Figure 1:
Upper gastrointestinal endoscopy showing (a and b) blood clots in esophagus (white arrows), (c) possible site of tear (black arrow), and (d-f) deployment of covered metal stent in the esophagus (white arrow).
Figure 2:
Axial and sagittal computed tomography scans of the chest showing (a) dilated esophagus (white arrow) and (b) extravasation of the contrast (black arrow).
Figure 3:
Fluoroscopy image showing deployed stent in the esophagus (arrow).

DISCUSSION

Insertion of a TEE probe can result in esophageal perforation even when the insertion is smooth. Approximately 33–75% of all esophageal perforations are iatrogenic.[4] A prolonged, constant pressure at the esophageal mucosa caused by the TEE probe can lead to indirect trauma of the GI tract. Furthermore, episodes of low blood circulation and hypoperfusion during cardiac surgery can potentially result in tissue ischemia and necrosis.[5] Other mechanisms for GI injury includes (i) secondary to thermal injury produced by vibrations of piezoelectric crystals and (ii) absorption of ultrasound energy by the adjacent tissues. Moreover, patients with severe atherosclerotic cardiovascular disease often have an impaired esophageal circulation. Hypoperfusion of the esophagus can lead to thermal injury in such patients. Predisposing factors for TEE probe-induced esophageal perforation include advanced age, esophageal pathologies (Zenker’s diverticulum, hiatus hernia, esophageal stenosis, prior esophageal surgery or radiation, and intraluminal mass), external compression by tumor, distortion caused by an enlarged left atrium, thoracic aortic aneurysms, and cervical osteophytes.[6] The patient described here had a hiatus hernia, dilated esophagus, and aortic aneurysm as risk factors.

Clinical presentation of intrathoracic perforations can be in the form of chest pain, respiratory difficulties, hemodynamic instability, breathing difficulties, low oxygen saturation, pneumothorax, subcutaneous emphysema, or sepsis. The diagnosis of a suspected esophageal perforation can be confirmed by a careful endoscopic inspection and a chest X-ray. However, if a perforation cannot be confirmed endoscopically, a swallow test using a water-soluble contrast or a chest CT should be done.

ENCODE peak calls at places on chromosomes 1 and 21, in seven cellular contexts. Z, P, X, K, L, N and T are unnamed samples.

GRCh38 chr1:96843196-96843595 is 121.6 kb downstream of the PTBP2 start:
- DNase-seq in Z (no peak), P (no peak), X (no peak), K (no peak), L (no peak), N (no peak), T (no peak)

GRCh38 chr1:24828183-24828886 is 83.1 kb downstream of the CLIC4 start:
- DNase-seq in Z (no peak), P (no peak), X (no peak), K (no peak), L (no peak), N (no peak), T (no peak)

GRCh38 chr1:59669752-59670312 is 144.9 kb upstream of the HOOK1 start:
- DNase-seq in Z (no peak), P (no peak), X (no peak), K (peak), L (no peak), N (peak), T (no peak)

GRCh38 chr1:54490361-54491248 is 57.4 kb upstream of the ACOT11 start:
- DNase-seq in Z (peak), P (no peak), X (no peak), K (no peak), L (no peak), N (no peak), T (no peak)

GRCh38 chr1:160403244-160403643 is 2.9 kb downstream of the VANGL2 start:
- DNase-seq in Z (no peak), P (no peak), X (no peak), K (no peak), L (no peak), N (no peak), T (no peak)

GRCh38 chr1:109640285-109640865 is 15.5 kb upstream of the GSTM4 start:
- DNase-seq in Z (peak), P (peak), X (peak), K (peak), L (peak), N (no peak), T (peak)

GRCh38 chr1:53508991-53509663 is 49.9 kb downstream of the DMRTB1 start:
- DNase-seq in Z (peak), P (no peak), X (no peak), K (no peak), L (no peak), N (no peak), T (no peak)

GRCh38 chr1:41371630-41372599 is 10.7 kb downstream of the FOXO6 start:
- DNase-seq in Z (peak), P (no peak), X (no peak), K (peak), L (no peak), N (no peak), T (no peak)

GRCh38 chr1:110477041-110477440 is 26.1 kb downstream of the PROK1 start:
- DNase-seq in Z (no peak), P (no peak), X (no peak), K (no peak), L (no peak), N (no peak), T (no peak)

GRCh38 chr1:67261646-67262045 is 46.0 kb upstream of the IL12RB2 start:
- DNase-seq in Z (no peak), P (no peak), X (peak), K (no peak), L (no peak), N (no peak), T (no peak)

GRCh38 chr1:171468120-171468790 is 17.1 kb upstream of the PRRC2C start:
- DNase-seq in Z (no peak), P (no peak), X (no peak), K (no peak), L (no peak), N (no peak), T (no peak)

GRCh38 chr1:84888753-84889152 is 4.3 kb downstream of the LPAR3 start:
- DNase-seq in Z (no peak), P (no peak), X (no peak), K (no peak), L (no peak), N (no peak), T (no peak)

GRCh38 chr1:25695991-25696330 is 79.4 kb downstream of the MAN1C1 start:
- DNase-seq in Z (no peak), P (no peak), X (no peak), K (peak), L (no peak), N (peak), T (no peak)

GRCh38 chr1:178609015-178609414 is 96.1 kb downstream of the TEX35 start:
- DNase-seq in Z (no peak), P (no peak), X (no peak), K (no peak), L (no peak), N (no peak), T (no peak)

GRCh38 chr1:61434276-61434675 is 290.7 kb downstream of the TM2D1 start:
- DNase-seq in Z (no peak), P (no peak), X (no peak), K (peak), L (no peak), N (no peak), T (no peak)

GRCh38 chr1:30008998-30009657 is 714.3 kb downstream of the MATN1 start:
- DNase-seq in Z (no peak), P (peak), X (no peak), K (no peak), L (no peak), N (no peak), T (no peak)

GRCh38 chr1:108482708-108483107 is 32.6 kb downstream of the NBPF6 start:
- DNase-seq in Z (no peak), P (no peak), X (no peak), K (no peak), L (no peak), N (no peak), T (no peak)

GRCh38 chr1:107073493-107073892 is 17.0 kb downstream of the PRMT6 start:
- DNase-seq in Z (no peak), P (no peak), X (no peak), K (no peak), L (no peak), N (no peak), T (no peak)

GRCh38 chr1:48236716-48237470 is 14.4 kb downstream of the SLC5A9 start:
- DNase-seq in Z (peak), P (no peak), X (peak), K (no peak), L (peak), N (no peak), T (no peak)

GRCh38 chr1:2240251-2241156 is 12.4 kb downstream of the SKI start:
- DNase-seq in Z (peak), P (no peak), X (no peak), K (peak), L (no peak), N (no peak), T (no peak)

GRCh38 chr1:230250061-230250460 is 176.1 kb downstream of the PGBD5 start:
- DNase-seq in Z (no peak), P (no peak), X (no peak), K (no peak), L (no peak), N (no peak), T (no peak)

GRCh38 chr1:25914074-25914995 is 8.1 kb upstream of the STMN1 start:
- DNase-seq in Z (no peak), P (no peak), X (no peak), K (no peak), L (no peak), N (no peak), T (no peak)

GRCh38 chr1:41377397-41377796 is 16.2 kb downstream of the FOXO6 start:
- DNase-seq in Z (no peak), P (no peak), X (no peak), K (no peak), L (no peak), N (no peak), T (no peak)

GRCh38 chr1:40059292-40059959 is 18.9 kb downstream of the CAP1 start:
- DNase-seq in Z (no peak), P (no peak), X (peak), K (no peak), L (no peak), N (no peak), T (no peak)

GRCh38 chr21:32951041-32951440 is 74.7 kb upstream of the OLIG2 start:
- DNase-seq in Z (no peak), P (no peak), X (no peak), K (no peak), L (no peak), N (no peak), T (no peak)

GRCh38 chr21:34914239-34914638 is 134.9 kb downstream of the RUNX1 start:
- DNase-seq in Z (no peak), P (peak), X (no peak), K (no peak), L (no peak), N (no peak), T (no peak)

Treatment options for esophageal perforations can be conservative, endoscopic, or surgical. Conservative management is appropriate in patients with perforation in the cervical esophagus. The endoscopic management of esophageal perforations has shown more promising results if there is an early recognition (<24 hours), the small size of the defect (<1–2 cm), involvement of intrathoracic part, surgically unfit patients, and a skillful endoscopist. Endoscopic treatment can also be performed using partially-covered metal or fully-covered metal stents, or using clips.[7] The indications for surgical intervention include: a delayed diagnosis (>24 h), hemodynamic instability, lack of advanced endoscopic expertise, or a persistent leak after endoscopic treatment. Successful management of GI perforations requires a tailored and integrative approach based on clinical signs and symptoms, early or delayed presentation, hemodynamic stability, size and location of the tear, local expertise, and the availability of endoscopists and devices.[8] Timely identification and quick management have been shown to reduce the morbidity and mortality associated with esophageal perforation.

CONCLUSION

TEE-probe-induced esophageal perforation is a very rare complication. It can occur even after a smooth insertion of a TEE probe; a high degree of suspicion is essential to reach a prompt diagnosis of esophageal perforation and offer an effective treatment on time.

Ethical approval

The Institutional Review Board approval is not required.

Declaration of patient consent

Patient consent was not required as patients identity is not disclosed or compromised.

Conflicts of interest

There are no conflicts of interest.

Use of artificial intelligence (AI)-assisted technology for manuscript preparation

The authors confirm that there was no use of artificial intelligence (AI)-assisted technology for assisting in the writing or editing of the manuscript and no images were manipulated using AI.

Financial support and sponsorship

Nil.